An Irishman’s Diary about the bad language and worse behaviour of Frank Sinatra

Songs for swinging lovers

Ol’ Blue Eyes.  Photograph: Metronome/Getty Images

Ol’ Blue Eyes. Photograph: Metronome/Getty Images


On foot of a recent column about people who can’t speak a sentence with putting the word f**k in it at least once, I received an appallingly fascinating letter from Howth reader George O’Reilly.

The letter’s general point is that mindlessly repetitive swearing is not just an Irish trait, as I might have implied – that Italian-Americans can be prone to it too.

But the more particular point of George’s story also explains what the Hollywood dancing star Juliet Prowse meant when she said of her short-lived 1962 engagement to Frank Sinatra: “Frank was a complex person, and after a few drinks he could be very difficult.”

During a long career in the music business, George O’Reilly used to move in such stellar circles.

Or at any rate, he moved in the circles Bing Crosby did, thanks to a friendship that began with fan letters, continued with face-to-face contacts, and developed until George became known as “Bing’s favourite Irishman”.

In this vein, one night in February 1962, they were having dinner together at Crosby’s Los Angeles home when the singer asked his Dublin guest if he might like to attend a late recording session nearby in which Dean Martin was putting together a collection of Italian standards to follow up the recent success of That’s Amore.

This question was of course as easily answered as the one about whether the Pope is a Catholic. So after dinner, while Crosby stayed behind, his driver brought O’Reilly around to the studio where Martin, along with bandleader Nelson Riddle, a choir, orchestra, and various others, were hard at work – work that was lubricated throughout, in Martin’s case, by large glasses of vodka.

They all made a suitable fuss of Bing’s Irish friend, who was still adjusting to this exalted company, when the door burst open and another group entered “like a parade – four bulky men on the left, four bulky men on the right, and in the middle none other than Sinatra, followed by a lovely lady (to whom I was later introduced), dancer Juliet Prowse”.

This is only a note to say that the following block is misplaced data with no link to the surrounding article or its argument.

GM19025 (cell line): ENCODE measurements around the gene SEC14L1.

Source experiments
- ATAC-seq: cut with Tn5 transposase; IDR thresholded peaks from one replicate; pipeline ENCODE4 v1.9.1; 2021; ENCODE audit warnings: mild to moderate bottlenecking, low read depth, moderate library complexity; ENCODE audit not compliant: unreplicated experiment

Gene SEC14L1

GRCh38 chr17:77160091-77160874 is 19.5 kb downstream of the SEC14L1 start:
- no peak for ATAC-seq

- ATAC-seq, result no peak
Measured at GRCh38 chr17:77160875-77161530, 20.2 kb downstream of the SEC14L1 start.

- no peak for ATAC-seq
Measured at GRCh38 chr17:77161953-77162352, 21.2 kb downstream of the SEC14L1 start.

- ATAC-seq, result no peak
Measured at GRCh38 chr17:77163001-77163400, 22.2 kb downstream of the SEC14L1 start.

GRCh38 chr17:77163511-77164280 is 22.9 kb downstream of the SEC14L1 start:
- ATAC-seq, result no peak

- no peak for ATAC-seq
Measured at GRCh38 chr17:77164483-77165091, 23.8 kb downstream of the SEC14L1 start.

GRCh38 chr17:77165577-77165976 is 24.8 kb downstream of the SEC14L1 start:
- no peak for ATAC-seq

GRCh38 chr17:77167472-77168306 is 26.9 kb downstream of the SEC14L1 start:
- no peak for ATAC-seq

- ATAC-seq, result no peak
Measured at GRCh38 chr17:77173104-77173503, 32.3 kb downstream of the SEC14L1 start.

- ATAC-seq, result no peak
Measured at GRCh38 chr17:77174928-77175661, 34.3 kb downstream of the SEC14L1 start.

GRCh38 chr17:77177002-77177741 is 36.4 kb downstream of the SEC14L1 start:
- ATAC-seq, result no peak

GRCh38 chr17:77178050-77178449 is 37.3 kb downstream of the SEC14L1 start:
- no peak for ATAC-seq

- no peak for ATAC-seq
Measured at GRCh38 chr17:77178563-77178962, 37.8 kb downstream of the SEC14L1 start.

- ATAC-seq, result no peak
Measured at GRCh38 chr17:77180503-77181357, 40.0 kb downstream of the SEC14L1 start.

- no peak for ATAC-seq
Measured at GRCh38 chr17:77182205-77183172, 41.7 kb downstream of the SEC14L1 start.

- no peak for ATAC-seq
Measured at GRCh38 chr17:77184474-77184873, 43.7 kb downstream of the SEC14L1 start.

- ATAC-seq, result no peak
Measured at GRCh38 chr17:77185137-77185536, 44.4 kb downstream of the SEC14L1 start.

Sinatra immediately proceeded to take over the session. Having pushed Riddle aside, knocking his baton to the floor, he then picked it up and declared that he would be conducting from here on and that, by the way, the choir were “a bunch of dagos” who couldn’t pronounce Italian properly.

Thereafter, recalls George, his every utterance – to the choir, orchestra, recording technicians, and anyone else he had to talk to – contained at least one “f**k”, which despite being an Anglo-Saxon word, Sinatra pronounced impeccably in all its forms.

His already truculent mood was not helped when, a while later, the studio clock struck midnight. As in Cinderella (which must have been set in a union house), the musicians stopped playing, reminding Sinatra they were entitled a one-hour break at 12am and that if they resumed at 1am, it would be on a higher rate.

So the main protagonists and their Dublin guest all adjourned to a nearby restaurant, where Ol’ Blue Eyes continued to curse a blue streak, the frequency of his f-words if anything increasing, like the musicians’ fees.

His female friend, alas, was on the receiving end of many of them.

But that wasn’t the worst thing, as O’Reilly remembers. Half-way through the meal, to everyone’s horror, Sinatra “leaned across the table and punched her in the face, fracturing her nose and causing her to bleed profusely”. And as Prowse was ushered into the kitchen to be treated, the Dubliner decided it was time to go. He adds, with a touch of 53-year-old guilt, that “while Sinatra ranted, raved and cursed, we, all men, were silent and said or did nothing”.

Sinatra’s relationship with Prowse had begun, by the way, a couple of years earlier, on the set of the film Can Can (famously visited by Nikita Khrushchev, who considered the dancing decadent), when she was one of a 16-strong chorus line.

Surveying the line for the first time, Sinatra expressed a desire to do something that also included the f-word with all 16 of them. And it’s said that he followed through on that plan. But with Prowse, obviously, the attraction lasted longer.

As the singer’s centenary approaches, meanwhile, there’s still no sign of Martin Scorsese’s long-promised biopic. We certainly won’t see it before Sinatra’s 100th birthday, on December 12th. Even so, given Scorsese’s mastery of sex, violence, and bad language, we can at least be confident that the project is in the right hands.